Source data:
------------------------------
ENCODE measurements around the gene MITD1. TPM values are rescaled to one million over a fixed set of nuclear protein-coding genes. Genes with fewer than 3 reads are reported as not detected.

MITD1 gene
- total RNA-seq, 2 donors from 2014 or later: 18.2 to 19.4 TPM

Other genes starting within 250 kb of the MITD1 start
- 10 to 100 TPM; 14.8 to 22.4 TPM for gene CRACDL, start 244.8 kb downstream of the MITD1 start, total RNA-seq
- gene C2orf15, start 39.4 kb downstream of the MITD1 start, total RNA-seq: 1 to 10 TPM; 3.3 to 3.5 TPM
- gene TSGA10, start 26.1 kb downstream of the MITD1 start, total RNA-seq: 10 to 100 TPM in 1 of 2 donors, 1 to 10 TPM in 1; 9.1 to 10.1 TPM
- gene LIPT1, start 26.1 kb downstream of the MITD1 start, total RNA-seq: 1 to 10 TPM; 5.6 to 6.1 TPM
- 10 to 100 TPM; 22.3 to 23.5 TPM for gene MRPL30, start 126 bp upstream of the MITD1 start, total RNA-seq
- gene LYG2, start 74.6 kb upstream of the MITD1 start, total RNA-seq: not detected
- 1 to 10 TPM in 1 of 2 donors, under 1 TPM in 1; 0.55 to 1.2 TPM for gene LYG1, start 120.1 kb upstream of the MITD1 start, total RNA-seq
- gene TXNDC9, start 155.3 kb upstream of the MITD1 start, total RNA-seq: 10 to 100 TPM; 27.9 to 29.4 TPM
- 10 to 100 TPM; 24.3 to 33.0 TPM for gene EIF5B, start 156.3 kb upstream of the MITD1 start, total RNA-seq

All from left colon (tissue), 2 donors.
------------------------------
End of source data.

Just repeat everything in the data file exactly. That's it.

ENCODE measurements around the gene MITD1. TPM values are rescaled to one million over a fixed set of nuclear protein-coding genes. Genes with fewer than 3 reads are reported as not detected.

MITD1 gene
- total RNA-seq, 2 donors from 2014 or later: 18.2 to 19.4 TPM

Other genes starting within 250 kb of the MITD1 start
- 10 to 100 TPM; 14.8 to 22.4 TPM for gene CRACDL, start 244.8 kb downstream of the MITD1 start, total RNA-seq
- gene C2orf15, start 39.4 kb downstream of the MITD1 start, total RNA-seq: 1 to 10 TPM; 3.3 to 3.5 TPM
- gene TSGA10, start 26.1 kb downstream of the MITD1 start, total RNA-seq: 10 to 100 TPM in 1 of 2 donors, 1 to 10 TPM in 1; 9.1 to 10.1 TPM
- gene LIPT1, start 26.1 kb downstream of the MITD1 start, total RNA-seq: 1 to 10 TPM; 5.6 to 6.1 TPM
- 10 to 100 TPM; 22.3 to 23.5 TPM for gene MRPL30, start 126 bp upstream of the MITD1 start, total RNA-seq
- gene LYG2, start 74.6 kb upstream of the MITD1 start, total RNA-seq: not detected
- 1 to 10 TPM in 1 of 2 donors, under 1 TPM in 1; 0.55 to 1.2 TPM for gene LYG1, start 120.1 kb upstream of the MITD1 start, total RNA-seq
- gene TXNDC9, start 155.3 kb upstream of the MITD1 start, total RNA-seq: 10 to 100 TPM; 27.9 to 29.4 TPM
- 10 to 100 TPM; 24.3 to 33.0 TPM for gene EIF5B, start 156.3 kb upstream of the MITD1 start, total RNA-seq

All from left colon (tissue), 2 donors.